Scientists Concerned as San Andreas Fault Observatory Seeks Additional Funds

SAFOD drilling site
Drilling of the San Andreas Fault Observatory at Depth was in progress when I visited the site in Parkfield, California, in September 2005 (Andrew Alden photo)

It was a truly history-making mission to the deep Earth that drilled a 2-mile borehole to the active trace of the San Andreas fault. Today the San Andreas Fault Observatory at Depth, or SAFOD, languishes just short of its goal, and scientists are scratching for funds to place instruments where they were meant to be.

SAFOD began ten years ago as the boldest part of the great EarthScope research program. Two other EarthScope projects have crossed the nation with a giant movable set of seismometers (USArray) and blanketed the western states with GPS receivers to monitor crustal movements (Plate Boundary Observatory). The SAFOD project gave us the means to witness earthquakes close up, while they happen.

A site was picked in the tiny town of Parkfield, California, where the San Andreas fault is well behaved (for a fault) and where earthquake scientists have had a presence for many years. A scientific drill rig was set up on a site provided by a generous cattle rancher, and work began in 2002 with an exploratory hole. Three years later, I saw the rig in action as it prepared the main borehole, which started straight down, then curved eastward to intersect the fault from the side. As expected, the fault zone itself was marked by about 200 meters of shattered and altered rock.

SAFOD grit
Pulverized rock from the borehole was separated from the drilling mud after each ten meters of progress. Minerals and microfossils in this grit enabled the drillers to map the underground in detail as they went (Andrew Alden)

The next trick was to find the active plane in that wide fault zone. The borehole was lined with steel casing and then monitored for a couple of years. The fault was pinpointed in two places where it was gradually warping the casing. The next phase of the project targeted these places, drilling sidetracks from the main hole and collecting cores of undisturbed rock from them. These alcoves were where a set of six sensitive instruments—the downhole observatory—was installed in September 2008.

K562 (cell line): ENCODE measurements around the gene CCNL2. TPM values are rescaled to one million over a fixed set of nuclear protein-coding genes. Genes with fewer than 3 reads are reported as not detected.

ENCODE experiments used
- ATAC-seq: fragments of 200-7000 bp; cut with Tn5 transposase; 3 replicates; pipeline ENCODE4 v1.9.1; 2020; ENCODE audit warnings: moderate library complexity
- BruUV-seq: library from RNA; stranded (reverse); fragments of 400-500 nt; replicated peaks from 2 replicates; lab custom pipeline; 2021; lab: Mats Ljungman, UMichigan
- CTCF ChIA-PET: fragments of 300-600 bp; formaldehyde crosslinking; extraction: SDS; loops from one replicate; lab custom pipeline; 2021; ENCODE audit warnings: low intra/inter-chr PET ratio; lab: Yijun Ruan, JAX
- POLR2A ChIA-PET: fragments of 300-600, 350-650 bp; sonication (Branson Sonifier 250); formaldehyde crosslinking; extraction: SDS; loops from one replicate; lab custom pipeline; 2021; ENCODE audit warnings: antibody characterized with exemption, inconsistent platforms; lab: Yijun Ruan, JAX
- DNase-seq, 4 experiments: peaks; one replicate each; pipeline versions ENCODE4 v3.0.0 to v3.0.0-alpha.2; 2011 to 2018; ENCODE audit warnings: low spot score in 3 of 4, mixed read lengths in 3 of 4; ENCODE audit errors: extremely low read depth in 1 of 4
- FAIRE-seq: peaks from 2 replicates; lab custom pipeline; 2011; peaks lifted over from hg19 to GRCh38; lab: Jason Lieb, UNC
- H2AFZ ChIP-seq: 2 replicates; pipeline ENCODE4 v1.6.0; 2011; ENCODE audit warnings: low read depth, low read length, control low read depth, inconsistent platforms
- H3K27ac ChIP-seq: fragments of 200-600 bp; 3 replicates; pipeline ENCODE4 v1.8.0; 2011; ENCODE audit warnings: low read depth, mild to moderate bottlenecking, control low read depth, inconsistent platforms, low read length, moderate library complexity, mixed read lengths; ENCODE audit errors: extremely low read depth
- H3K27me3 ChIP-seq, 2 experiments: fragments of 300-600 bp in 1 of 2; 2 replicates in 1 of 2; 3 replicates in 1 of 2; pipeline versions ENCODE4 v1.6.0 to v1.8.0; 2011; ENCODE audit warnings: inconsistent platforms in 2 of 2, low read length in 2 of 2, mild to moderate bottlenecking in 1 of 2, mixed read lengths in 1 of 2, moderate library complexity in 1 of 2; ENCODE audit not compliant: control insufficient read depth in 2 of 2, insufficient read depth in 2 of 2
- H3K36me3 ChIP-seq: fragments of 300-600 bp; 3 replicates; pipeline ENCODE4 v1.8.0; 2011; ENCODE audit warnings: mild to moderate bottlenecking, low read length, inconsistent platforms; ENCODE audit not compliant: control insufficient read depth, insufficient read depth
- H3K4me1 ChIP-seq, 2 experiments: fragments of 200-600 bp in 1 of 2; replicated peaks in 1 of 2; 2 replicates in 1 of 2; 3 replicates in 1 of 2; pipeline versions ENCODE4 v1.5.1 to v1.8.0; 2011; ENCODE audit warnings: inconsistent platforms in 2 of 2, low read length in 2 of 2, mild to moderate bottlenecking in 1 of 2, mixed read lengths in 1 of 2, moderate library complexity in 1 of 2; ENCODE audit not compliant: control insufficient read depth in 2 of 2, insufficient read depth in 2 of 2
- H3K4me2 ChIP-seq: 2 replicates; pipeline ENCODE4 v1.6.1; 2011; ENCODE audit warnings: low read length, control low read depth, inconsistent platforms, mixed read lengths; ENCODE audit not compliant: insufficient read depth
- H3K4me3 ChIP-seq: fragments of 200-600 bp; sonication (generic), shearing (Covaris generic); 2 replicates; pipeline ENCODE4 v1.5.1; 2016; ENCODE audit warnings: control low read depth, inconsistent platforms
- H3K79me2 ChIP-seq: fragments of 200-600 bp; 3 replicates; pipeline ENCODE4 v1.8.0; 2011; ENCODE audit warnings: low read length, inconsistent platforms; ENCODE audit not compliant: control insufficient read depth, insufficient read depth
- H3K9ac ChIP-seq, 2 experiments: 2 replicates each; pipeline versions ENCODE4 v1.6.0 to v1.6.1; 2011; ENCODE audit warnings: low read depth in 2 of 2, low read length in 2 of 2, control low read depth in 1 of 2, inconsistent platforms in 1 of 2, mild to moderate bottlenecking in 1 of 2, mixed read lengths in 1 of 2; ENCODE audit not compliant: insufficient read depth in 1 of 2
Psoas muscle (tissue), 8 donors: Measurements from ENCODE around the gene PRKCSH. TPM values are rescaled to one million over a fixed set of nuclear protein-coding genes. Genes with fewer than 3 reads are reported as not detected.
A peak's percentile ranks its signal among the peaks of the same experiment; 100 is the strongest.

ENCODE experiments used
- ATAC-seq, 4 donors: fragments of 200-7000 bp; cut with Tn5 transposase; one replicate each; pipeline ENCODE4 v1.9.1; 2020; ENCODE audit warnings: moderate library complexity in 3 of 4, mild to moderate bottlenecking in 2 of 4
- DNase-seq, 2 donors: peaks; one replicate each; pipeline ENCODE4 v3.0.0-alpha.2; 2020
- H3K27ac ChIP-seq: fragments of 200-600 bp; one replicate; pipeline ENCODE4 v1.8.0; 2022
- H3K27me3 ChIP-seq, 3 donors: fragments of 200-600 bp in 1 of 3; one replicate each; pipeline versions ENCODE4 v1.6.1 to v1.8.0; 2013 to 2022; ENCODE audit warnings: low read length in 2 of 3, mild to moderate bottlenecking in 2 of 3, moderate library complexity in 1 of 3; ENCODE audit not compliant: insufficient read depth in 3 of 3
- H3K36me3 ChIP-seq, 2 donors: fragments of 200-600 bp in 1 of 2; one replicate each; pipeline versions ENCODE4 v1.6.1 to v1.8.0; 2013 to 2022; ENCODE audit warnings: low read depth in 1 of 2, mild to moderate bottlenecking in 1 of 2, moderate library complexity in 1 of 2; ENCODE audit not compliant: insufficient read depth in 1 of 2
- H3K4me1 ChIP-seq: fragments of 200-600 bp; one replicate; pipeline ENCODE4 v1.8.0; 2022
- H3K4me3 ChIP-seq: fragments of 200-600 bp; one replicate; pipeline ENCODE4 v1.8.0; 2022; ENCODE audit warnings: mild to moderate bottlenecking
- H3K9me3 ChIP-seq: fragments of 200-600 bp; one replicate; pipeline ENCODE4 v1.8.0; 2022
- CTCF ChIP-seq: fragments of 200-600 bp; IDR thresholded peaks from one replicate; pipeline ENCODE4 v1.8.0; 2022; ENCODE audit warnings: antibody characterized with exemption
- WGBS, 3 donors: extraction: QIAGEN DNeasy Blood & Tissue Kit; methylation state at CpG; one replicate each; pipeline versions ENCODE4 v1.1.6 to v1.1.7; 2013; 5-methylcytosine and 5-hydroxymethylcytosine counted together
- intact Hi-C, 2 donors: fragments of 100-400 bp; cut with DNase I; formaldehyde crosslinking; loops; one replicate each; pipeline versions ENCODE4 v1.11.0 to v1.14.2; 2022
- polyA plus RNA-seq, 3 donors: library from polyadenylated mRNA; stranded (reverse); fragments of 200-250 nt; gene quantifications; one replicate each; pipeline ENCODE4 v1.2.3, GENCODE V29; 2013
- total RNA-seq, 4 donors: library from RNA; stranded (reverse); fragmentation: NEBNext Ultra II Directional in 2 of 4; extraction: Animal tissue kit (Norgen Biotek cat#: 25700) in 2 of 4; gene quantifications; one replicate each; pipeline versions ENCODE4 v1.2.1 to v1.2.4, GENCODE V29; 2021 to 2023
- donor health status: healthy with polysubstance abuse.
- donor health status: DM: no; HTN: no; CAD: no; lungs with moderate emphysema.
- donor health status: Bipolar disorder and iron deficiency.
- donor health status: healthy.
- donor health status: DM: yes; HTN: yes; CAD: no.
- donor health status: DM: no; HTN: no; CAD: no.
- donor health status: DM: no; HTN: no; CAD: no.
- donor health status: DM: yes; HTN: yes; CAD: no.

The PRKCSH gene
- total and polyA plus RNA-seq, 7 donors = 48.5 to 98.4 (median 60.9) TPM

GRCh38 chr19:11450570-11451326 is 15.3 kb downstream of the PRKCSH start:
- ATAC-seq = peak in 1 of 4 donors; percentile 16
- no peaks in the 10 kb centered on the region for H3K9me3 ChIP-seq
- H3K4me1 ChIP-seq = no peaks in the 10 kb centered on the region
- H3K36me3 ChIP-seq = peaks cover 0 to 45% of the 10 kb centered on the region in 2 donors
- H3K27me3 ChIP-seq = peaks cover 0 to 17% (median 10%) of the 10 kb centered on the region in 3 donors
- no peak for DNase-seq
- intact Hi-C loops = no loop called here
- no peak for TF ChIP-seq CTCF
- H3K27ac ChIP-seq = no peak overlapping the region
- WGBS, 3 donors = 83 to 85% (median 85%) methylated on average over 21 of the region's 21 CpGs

SAFOD first core
The first core is retrieved on August 6, 2007. The cores came up hot, around boiling temperature (Clay Hamilton/SAFOD)

The cores, as precious as moon rocks, were displayed to the press on October 5, 2007. It was a privilege to see them with my own eyes. Today they are stored in a Texas facility, where samples are parceled out to qualified researchers.

SAOFD core closeup
Life-size photo of the core from the fault zone. The brown is slippery clay; the green rock is serpentinite (Andrew Alden)

Unfortunately, the downhole instruments failed after a few weeks in the harsh conditions. A new seismometer was lowered into the hole and continues to yield good data; SAFOD scientist Bill Ellsworth told me that a replacement is on the way. But beyond a shoestring of funding that various sources have been scraping together, the money is gone and we're left with half the result that scientists hoped for.


The National Science Foundation, which paid for EarthScope, announced in April that it wouldn't spend any more on SAFOD, ignoring the pleas of a wide set of quake scientists. Earlier this week, the Mercury News reported that the project's scientists are preparing an unsolicited bid for funding to the NSF, on an equal footing with hundreds of other research proposals.

If they succeed, it would be a good thing as SAFOD is not alone. Japan's well-funded NanTroSEIZE program has been drilling across active faults under the seafloor, and the Deep Fault Drilling Project is drilling across a major fault in New Zealand. These days, we could really use fresh data from the San Andreas.